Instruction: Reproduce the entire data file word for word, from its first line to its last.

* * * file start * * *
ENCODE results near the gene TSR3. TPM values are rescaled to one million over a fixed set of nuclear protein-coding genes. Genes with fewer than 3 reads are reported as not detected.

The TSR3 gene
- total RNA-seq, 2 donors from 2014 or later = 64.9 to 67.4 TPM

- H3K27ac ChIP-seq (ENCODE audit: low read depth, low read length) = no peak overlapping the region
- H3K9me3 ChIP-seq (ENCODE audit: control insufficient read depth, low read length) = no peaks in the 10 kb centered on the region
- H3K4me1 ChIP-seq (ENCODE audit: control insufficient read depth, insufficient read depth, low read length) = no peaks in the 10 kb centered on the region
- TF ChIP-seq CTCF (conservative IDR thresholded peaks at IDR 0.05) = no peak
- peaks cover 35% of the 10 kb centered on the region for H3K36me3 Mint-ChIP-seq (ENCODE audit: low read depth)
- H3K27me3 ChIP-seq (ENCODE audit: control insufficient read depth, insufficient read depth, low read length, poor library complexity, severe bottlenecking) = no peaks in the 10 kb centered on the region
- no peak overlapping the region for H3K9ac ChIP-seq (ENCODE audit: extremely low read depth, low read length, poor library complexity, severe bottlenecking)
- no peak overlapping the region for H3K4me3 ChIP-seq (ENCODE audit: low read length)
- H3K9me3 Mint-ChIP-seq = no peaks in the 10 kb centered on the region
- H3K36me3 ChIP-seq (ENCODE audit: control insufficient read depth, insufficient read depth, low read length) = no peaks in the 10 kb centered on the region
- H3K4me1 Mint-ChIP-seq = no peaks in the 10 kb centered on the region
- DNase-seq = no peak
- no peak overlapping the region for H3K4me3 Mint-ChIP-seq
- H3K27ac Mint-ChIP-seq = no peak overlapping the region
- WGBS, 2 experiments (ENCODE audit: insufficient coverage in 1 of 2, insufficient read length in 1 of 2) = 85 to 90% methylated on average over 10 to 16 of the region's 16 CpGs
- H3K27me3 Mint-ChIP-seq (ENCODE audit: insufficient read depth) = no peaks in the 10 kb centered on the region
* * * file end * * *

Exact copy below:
ENCODE results near the gene TSR3. TPM values are rescaled to one million over a fixed set of nuclear protein-coding genes. Genes with fewer than 3 reads are reported as not detected.

The TSR3 gene
- total RNA-seq, 2 donors from 2014 or later = 64.9 to 67.4 TPM

- H3K27ac ChIP-seq (ENCODE audit: low read depth, low read length) = no peak overlapping the region
- H3K9me3 ChIP-seq (ENCODE audit: control insufficient read depth, low read length) = no peaks in the 10 kb centered on the region
- H3K4me1 ChIP-seq (ENCODE audit: control insufficient read depth, insufficient read depth, low read length) = no peaks in the 10 kb centered on the region
- TF ChIP-seq CTCF (conservative IDR thresholded peaks at IDR 0.05) = no peak
- peaks cover 35% of the 10 kb centered on the region for H3K36me3 Mint-ChIP-seq (ENCODE audit: low read depth)
- H3K27me3 ChIP-seq (ENCODE audit: control insufficient read depth, insufficient read depth, low read length, poor library complexity, severe bottlenecking) = no peaks in the 10 kb centered on the region
- no peak overlapping the region for H3K9ac ChIP-seq (ENCODE audit: extremely low read depth, low read length, poor library complexity, severe bottlenecking)
- no peak overlapping the region for H3K4me3 ChIP-seq (ENCODE audit: low read length)
- H3K9me3 Mint-ChIP-seq = no peaks in the 10 kb centered on the region
- H3K36me3 ChIP-seq (ENCODE audit: control insufficient read depth, insufficient read depth, low read length) = no peaks in the 10 kb centered on the region
- H3K4me1 Mint-ChIP-seq = no peaks in the 10 kb centered on the region
- DNase-seq = no peak
- no peak overlapping the region for H3K4me3 Mint-ChIP-seq
- H3K27ac Mint-ChIP-seq = no peak overlapping the region
- WGBS, 2 experiments (ENCODE audit: insufficient coverage in 1 of 2, insufficient read length in 1 of 2) = 85 to 90% methylated on average over 10 to 16 of the region's 16 CpGs
- H3K27me3 Mint-ChIP-seq (ENCODE audit: insufficient read depth) = no peaks in the 10 kb centered on the region